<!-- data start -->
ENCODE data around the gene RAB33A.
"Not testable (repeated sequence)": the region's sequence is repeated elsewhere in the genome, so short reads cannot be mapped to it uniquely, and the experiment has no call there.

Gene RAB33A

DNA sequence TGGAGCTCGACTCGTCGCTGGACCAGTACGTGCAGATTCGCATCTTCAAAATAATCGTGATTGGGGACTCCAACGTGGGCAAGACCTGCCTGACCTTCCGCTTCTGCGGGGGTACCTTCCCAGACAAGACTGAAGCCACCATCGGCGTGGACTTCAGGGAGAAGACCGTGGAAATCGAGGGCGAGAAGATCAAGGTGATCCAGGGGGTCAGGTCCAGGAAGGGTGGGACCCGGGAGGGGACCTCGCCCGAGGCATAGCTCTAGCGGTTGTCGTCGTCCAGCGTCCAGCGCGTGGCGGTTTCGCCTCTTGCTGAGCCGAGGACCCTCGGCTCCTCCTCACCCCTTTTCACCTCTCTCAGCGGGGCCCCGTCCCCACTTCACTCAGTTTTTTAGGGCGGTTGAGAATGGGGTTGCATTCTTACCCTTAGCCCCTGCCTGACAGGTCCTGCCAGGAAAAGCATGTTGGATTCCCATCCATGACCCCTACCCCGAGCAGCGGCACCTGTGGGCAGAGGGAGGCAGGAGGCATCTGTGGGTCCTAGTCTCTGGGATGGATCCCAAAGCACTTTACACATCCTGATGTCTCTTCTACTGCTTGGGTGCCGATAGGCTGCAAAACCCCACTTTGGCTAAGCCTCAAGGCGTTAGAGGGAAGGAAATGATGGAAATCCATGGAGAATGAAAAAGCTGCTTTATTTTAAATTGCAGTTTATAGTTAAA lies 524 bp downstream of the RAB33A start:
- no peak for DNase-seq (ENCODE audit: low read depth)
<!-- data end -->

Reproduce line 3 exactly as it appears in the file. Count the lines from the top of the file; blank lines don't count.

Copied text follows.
Gene RAB33A